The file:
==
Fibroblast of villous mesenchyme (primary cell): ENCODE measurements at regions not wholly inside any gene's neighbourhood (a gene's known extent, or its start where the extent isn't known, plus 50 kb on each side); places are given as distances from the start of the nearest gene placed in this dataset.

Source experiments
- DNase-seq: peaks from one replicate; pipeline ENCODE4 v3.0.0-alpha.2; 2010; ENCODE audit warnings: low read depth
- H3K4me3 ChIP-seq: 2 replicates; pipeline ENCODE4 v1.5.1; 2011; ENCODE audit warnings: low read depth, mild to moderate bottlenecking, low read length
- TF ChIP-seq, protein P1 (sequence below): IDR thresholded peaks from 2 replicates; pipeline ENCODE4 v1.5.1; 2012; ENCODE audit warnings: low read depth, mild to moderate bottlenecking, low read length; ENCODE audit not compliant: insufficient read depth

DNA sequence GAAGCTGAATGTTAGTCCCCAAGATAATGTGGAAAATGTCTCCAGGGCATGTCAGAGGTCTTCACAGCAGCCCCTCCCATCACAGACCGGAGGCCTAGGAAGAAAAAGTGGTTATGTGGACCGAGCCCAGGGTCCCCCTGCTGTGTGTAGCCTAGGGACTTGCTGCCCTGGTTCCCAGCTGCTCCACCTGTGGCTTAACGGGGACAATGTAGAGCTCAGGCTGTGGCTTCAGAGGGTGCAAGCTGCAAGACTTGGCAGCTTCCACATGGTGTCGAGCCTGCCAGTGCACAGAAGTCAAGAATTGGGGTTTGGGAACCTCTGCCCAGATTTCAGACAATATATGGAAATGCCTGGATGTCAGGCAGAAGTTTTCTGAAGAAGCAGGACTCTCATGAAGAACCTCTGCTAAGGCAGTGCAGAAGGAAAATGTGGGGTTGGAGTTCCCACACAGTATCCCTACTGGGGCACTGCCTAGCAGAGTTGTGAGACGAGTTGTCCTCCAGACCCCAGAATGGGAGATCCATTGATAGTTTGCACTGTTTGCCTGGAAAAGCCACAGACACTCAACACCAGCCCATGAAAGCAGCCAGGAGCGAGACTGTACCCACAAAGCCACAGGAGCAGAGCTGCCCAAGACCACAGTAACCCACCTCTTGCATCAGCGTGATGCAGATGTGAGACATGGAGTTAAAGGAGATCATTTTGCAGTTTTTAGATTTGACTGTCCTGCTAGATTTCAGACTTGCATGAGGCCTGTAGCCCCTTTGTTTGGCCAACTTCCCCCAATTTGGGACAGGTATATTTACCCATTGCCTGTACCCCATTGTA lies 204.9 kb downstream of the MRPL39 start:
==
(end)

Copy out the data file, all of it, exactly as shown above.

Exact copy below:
Fibroblast of villous mesenchyme (primary cell): ENCODE measurements at regions not wholly inside any gene's neighbourhood (a gene's known extent, or its start where the extent isn't known, plus 50 kb on each side); places are given as distances from the start of the nearest gene placed in this dataset.

Source experiments
- DNase-seq: peaks from one replicate; pipeline ENCODE4 v3.0.0-alpha.2; 2010; ENCODE audit warnings: low read depth
- H3K4me3 ChIP-seq: 2 replicates; pipeline ENCODE4 v1.5.1; 2011; ENCODE audit warnings: low read depth, mild to moderate bottlenecking, low read length
- TF ChIP-seq, protein P1 (sequence below): IDR thresholded peaks from 2 replicates; pipeline ENCODE4 v1.5.1; 2012; ENCODE audit warnings: low read depth, mild to moderate bottlenecking, low read length; ENCODE audit not compliant: insufficient read depth

DNA sequence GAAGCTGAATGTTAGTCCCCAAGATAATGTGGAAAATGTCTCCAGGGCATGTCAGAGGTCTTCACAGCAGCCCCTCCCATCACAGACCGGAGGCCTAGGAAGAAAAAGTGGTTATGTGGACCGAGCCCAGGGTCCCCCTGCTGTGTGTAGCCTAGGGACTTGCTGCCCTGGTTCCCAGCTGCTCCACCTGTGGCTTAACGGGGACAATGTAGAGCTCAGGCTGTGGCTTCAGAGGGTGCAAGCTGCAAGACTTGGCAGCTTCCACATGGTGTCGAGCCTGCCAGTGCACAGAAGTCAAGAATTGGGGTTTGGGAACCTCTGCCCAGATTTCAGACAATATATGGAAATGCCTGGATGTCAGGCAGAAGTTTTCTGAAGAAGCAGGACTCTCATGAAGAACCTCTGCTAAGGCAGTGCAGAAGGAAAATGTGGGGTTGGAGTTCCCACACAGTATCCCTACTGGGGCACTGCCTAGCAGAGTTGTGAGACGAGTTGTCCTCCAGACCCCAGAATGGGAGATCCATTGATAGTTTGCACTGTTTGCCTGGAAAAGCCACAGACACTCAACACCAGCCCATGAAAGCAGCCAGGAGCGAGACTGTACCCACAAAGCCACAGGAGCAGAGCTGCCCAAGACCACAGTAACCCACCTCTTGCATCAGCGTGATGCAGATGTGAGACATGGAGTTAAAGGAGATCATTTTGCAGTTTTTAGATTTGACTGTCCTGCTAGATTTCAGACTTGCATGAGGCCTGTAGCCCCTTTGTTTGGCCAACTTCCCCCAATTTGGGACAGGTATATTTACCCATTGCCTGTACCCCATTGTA lies 204.9 kb downstream of the MRPL39 start: